How to add custom emoji to Slack

Workplace banter on Slack truly levels up with emoji, particularly if they’re little icons only your workplace uses, but especially if they’re dancing party parrots.

Slack allows you to add your own emoji to a workspace, ready to spruce up daily reports, celebrate wins, and add some high-drama reaction flair to general chats on the platform. Where it might be slightly inappropriate to drop emoji in say, a formal email, in Slack it’s all systems go.

So, you want to add your own custom emoji to Slack? Before you start, it’s important to know your custom emoji will be available to everyone in your workspace, so be mindful of what you’re adding.

Plus, workspace admins can restrict permissions for adding custom emoji to Slack, so your gleeful plans for fun online work banter might be already foiled if your boss has turned this option off.

But if you’re able to add, hooray! There are two ways to add, and I’ll start with the easiest.

How to add custom emoji to Slack

Step 2:
Hit the smiley face

You’ll find the smiley icon on the bottom right of the Slack formatting bar, between the @ (tag someone) and paperclip (add attachment) icons.

Emoji on Slack

Hit the 🙂 and hit “Add Emoji.”
Credit: Slack

Step 3:
Click “Add Emoji”

When the array of emoji already available pops up, hit “Add Emoji” underneath.

Step 4:
Upload an image

Here’s where image selection is important. Square images under 128KB, sized 128×128 pixels, and saved with transparent backgrounds (save as a PNG file) work best for Slack, but if the image is massive, the platform will automatically resize it — and this can often look super average and tiny. You can also add GIF files for animated fun, but keep in mind the sizing. Hit “Upload image” to add your file.

A screenshot of where you upload images to Slack for emoji.

Make sure you give your emoji a unique name, but one that’s easily searchable.
Credit: Slack

Step 5:
Name your emoji

Make sure you give your emoji an easily searchable name if you want it to roll into high rotation in your workspace. Names must be lowercase, and can’t contain spaces, periods, or punctuation. Importantly, you should make it unique, as according to Slack(opens in a new tab), “Customised emoji with names that are used in the latest set of standard emoji will be deactivated.” So make it something unlikely to already be an official emoji title like “happy” or “tree.”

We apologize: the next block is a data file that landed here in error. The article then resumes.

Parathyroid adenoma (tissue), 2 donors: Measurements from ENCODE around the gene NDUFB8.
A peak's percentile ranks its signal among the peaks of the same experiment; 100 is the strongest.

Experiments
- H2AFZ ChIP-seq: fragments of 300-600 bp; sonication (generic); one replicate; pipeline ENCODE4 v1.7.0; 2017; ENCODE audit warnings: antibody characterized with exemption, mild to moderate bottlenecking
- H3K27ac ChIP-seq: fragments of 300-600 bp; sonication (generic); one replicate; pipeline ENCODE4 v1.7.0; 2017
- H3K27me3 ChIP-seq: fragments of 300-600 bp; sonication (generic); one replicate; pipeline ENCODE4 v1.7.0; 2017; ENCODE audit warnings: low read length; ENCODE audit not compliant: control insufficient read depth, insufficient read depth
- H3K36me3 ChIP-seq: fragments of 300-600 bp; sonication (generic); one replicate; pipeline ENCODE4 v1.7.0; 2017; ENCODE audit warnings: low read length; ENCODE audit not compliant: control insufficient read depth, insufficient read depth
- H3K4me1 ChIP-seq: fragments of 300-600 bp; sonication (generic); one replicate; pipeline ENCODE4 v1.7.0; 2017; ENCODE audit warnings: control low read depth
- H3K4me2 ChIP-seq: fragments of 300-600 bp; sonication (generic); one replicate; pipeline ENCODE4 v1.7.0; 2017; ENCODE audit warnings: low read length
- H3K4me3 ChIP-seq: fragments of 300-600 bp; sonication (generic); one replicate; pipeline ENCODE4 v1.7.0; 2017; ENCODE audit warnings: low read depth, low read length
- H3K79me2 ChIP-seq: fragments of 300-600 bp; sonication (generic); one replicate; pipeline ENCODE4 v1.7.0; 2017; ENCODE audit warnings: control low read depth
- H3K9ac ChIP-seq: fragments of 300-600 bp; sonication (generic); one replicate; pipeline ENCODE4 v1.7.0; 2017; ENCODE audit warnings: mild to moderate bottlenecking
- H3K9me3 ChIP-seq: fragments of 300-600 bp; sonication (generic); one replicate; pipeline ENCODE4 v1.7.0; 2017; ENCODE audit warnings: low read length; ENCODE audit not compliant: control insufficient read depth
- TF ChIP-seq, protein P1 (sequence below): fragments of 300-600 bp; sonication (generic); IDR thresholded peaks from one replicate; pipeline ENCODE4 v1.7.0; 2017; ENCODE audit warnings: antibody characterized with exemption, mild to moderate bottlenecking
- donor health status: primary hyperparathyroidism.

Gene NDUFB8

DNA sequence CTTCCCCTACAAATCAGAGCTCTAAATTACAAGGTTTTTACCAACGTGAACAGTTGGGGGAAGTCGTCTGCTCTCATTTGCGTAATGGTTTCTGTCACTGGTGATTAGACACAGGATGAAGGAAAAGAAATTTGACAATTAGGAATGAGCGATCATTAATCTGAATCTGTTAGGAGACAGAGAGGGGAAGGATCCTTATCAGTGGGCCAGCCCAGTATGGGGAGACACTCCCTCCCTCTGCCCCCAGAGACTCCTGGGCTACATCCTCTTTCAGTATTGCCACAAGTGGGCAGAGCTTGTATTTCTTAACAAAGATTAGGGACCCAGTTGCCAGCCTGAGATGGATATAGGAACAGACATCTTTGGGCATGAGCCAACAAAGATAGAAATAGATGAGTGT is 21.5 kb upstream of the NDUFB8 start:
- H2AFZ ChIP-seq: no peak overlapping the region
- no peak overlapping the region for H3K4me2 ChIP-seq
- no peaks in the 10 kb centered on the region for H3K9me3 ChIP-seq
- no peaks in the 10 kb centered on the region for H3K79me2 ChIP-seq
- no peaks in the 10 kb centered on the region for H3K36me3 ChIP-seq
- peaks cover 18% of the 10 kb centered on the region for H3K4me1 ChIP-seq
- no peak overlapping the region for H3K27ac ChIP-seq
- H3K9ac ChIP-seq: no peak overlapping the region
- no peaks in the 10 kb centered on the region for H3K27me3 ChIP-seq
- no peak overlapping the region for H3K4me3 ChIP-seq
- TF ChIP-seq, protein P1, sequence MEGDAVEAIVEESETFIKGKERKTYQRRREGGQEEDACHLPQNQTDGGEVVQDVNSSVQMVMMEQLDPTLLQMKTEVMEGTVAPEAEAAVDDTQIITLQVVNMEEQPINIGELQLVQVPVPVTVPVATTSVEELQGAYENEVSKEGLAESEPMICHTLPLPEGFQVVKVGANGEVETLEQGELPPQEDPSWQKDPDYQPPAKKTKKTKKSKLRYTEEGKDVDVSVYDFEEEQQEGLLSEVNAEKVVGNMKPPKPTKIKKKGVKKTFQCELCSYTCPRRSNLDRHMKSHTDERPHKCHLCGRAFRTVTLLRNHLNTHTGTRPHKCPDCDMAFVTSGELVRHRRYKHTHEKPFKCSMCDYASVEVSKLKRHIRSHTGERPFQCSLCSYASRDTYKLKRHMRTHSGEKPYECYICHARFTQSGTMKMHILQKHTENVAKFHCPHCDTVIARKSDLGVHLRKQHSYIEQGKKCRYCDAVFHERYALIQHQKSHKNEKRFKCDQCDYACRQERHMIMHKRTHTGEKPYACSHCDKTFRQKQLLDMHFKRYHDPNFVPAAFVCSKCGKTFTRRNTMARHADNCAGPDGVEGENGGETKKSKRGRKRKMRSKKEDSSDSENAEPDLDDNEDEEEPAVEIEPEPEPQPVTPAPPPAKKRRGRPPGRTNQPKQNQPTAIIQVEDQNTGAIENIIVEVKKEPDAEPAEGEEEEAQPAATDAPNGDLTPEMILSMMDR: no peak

Step 7:
Take it for a spin

You’ll find your emoji by keyword (the name you gave it), or by browsing the emoji library in the tab with the Slack icon, all the way on the right.

The emoji search bar in Slack.

Hit the Slack icon on the right to find all the custom gold.
Credit: Slack

There’s another way to add emoji to Slack

On desktop, click the name of your workspace (it might be your workplace’s name or if it’s a personal Slack workspace it’ll be the hilarious name you gave it) — it will be in the top left corner in the same column as all your channels.

In the dropdown menu, select “Customise [name of your workspace],” which will open a browser tab. (If you’re an admin, you’ll need to click “Settings and administration” in the dropdown menu first.) If it’s not open, click the Emoji tab, hit “add custom Emoji,” and follow the steps above.

How to delete custom emoji from Slack

Regret everything? Created something terrible? I know, I tried to make a tumbleweed emoji that simply looked like pubes.

A tumbleweed emoji on Slack

Don’t make this.
Credit: Slack

You can delete custom emoji from Slack but only those you’ve personally created — only admins can bin anything they like.

Step 1:
Click the name of your Slack workspace name

It will be in the top left corner in the same column as all your channels.

Step 2:
Select “Customise [name of your workspace].”

Step 3:
Click the Emoji tab

Step 4:
Search for the emoji you want to bin by name

Step 5:
Hit the “x” button to delete

Step 6:
Select “Delete emoji” to complete the process

You won’t be able to delete it if you didn’t create it, but if you’ve seen an emoji on your Slack workspace that you’re concerned about, this is a good way to check who made it — perhaps (and only if you feel comfortable doing so) you can privately message them with your concerns, so they may consider deleting it.

Now you’ve done that, you’ve earned a break. Here’s how to trick your boss into thinking you’re working with Slack scheduled messages and how to keep your Slack status active while ‘working’ from home. You’re welcome.

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